In the early 20th century (notably during World War I), Lebanese-American writers of Greek-Orthodox Antiochian background such as Abraham Dimitri Rihbany, known as Abraham Mitrie Rihbany (a convert to Presbyterianism), popularized the notion of studying ancient Greco-Semitic culture to better understand the historic and ethnocultural context of the Christian Gospels: his original views were developed in a series of articles for The Atlantic Monthly, and in 1916 published in book form as The Syrian Christ.

At a time when most of the Arab world area was ruled by the Ottoman Empire, France and England, Rihbany called for US military intervention in the Holy Land to fend off Ottoman Pan-Islamism, French colonialism, Soviet Communism and radical Zionist enterprises- all viewed as potentially detrimental to Christian minorities.

Administration and structure

The administration and structure of the Antiochian See are governed by statutes.

The Patriarch

The Patriarch is elected by the Holy Synod from amongst the metropolitans who compose it. The Patriarch presides the Holy Synod and executes its decisions. He also acts as metropolitan of the Archdiocese of Antioch and Damascus.

The current Patriarch, John X (Yazigi), was elected on December 17, 2012, succeeding to Metropolitan Saba Esber, who had been elected locum tenens on December 7, 2012, following Ignatius IV (Hazim)'s death.[14]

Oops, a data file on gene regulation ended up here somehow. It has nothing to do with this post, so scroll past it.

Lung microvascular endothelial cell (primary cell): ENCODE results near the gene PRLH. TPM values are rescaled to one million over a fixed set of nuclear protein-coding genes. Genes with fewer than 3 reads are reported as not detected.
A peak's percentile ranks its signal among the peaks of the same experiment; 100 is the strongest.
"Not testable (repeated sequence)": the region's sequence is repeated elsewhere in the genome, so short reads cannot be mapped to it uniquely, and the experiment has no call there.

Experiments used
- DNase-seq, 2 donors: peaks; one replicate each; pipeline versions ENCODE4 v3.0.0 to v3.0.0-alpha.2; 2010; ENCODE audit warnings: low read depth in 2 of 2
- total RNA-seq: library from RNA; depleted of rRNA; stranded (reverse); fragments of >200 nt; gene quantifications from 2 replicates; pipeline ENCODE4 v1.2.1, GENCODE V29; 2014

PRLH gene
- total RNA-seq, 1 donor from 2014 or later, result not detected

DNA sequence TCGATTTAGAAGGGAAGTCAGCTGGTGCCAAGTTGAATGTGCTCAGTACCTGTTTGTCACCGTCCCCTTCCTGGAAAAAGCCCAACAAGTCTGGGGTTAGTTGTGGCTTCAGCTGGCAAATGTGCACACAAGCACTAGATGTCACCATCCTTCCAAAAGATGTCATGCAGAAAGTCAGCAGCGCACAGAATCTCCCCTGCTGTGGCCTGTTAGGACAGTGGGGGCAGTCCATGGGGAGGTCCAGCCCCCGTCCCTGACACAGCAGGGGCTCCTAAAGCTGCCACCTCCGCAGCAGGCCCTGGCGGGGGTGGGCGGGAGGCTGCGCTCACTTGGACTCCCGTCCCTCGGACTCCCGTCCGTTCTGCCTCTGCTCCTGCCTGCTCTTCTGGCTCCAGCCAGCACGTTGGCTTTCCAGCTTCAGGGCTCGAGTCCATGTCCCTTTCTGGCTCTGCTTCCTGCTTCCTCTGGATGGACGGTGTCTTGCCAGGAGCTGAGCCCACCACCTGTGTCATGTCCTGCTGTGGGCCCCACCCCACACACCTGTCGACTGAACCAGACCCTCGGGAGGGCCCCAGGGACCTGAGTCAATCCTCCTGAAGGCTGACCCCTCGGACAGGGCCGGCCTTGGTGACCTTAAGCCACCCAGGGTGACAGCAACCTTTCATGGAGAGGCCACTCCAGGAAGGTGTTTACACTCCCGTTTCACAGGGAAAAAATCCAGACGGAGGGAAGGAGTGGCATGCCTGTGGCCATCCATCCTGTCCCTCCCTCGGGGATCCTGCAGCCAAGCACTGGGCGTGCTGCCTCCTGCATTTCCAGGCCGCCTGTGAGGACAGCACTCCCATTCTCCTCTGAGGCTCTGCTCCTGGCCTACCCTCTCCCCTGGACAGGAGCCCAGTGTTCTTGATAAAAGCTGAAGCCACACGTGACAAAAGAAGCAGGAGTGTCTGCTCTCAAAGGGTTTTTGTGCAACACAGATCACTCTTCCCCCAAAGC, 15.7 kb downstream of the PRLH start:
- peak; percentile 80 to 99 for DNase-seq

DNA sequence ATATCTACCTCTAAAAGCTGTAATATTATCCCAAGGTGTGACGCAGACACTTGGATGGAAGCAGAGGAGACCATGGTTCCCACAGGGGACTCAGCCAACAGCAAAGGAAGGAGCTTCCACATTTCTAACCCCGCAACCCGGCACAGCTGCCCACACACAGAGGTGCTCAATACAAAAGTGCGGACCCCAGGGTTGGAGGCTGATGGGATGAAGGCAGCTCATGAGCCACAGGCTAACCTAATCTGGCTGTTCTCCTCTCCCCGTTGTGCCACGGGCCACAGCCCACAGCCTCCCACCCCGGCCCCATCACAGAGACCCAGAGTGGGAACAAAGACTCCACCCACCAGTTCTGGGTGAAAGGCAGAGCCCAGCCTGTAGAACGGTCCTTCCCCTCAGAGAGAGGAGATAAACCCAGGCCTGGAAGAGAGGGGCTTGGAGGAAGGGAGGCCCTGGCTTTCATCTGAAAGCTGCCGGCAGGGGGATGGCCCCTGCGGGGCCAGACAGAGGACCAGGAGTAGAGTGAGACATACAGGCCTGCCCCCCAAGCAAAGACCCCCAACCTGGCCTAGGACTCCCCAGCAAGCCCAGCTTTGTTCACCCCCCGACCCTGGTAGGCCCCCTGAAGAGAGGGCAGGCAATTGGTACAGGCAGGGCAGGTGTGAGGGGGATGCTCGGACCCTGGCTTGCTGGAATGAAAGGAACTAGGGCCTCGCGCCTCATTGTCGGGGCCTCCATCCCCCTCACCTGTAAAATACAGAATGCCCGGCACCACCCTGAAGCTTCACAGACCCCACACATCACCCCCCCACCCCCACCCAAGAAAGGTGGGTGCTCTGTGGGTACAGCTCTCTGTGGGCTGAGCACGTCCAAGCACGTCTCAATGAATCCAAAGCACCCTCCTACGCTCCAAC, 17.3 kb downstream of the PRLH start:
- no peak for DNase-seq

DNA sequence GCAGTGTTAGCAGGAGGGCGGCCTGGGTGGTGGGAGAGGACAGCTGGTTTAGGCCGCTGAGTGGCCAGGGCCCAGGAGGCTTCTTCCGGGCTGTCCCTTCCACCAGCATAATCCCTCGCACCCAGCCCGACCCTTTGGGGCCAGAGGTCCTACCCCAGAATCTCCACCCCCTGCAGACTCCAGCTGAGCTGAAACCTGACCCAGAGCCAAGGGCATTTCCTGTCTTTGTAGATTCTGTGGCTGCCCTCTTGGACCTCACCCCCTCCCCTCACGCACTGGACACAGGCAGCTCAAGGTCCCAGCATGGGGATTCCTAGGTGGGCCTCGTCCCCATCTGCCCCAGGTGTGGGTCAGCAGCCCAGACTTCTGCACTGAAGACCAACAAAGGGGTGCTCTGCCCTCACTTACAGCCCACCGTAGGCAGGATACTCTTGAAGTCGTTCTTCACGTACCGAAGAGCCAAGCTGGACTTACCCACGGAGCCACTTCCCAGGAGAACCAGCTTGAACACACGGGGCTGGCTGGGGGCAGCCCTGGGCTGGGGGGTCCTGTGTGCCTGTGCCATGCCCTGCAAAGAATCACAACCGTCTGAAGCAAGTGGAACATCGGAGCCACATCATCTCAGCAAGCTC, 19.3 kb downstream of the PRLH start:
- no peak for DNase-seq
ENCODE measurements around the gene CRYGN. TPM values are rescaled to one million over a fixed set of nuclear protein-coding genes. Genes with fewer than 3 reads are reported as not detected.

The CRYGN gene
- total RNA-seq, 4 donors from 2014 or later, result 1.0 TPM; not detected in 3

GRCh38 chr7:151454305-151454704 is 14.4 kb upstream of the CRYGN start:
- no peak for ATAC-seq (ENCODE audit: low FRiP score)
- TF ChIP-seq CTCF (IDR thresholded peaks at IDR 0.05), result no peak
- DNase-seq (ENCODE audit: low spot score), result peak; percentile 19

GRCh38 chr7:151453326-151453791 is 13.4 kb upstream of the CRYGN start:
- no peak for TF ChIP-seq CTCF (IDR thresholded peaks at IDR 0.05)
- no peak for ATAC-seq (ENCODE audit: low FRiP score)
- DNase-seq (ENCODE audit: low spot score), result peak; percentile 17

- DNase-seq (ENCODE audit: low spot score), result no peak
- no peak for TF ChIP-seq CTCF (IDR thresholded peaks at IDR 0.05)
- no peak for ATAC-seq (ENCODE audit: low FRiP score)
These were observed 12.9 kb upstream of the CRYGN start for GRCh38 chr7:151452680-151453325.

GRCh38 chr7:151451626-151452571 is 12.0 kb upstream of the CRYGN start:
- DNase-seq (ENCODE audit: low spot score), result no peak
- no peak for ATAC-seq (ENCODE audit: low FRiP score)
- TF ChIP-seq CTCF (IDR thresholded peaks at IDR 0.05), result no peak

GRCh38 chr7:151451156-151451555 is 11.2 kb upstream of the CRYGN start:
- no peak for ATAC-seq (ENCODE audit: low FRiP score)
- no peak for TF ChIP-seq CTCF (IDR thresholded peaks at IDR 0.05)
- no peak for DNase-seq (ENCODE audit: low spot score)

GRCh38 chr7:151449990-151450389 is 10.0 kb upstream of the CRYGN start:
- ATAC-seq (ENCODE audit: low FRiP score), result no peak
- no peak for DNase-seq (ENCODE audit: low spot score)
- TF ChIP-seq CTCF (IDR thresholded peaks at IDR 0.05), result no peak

Archdioceses and metropolitans[15]

World jurisdictions of Eastern Orthodox churches as of 2020.
World jurisdictions of Eastern Orthodox churches as of 2020.

There are at present 22 archdioceses, each headed by a metropolitan.

In Western Asia:

In Asia and Oceania:

In Europe:

In the Americas:

Titular dioceses and bishops

  • Diocese of Shahba: Niphon Saykali (1988–), elevated to archbishop in 2009 and elevated to metropolitan in 2014, Representative of the Patriarch of Antioch and All the East at the Patriarch of Moscow and All Russia
  • Diocese of Darayya: Moussa Khoury (1995–), Patriarchal Assistant – Damascus
  • Diocese of Saidnaya: Luka Khoury (1999–), Patriarchal Assistant – Damascus
  • Diocese of Banias: Demetrios Charbak (2011–), Auxiliary Bishop in Safita, Archdiocese of Akkar
  • Diocese of Arthoussa: Elias Toumeh (2011–), Auxiliary Bishop in Marmarita, Archdiocese of Akkar
  • Diocese of Zabadani: Constantine Kayal (2011–), Abbot of St Elias – Shwayya Patriarchal Monastery
  • Diocese of Palmyra: Youhanna Haikal (2011–), Auxiliary Bishop in the Archdiocese of Germany and Central Europe
  • Diocese of Seleucia: Ephrem Maalouli (2011–), Patriarchal Vicar and Secretary of the Holy Synod
  • Diocese of Edessa: Romanos Daoud (2011–), Auxiliary Bishop in the Archdiocese of São Paulo and Brazil
  • Diocese of the Emirates: Gregorios Khoury-Abdallah (2014-), Assistant Bishop to the Patriarch
  • Diocese of Erzurum: Qays Sadek (2014-), Assistant Bishop to the Patriarch
  • Diocese of Resafa: Youhanna Batash (2017-)
  • Diocese of Apamea: Theodore Ghandour (2017-)

Retired bishops

Daughter churches

  • Church of Cyprus: Granted autocephaly by the Church of Antioch in 431 AD.
  • Church of Georgia: Granted autocephaly by the Church of Antioch in 486 AD.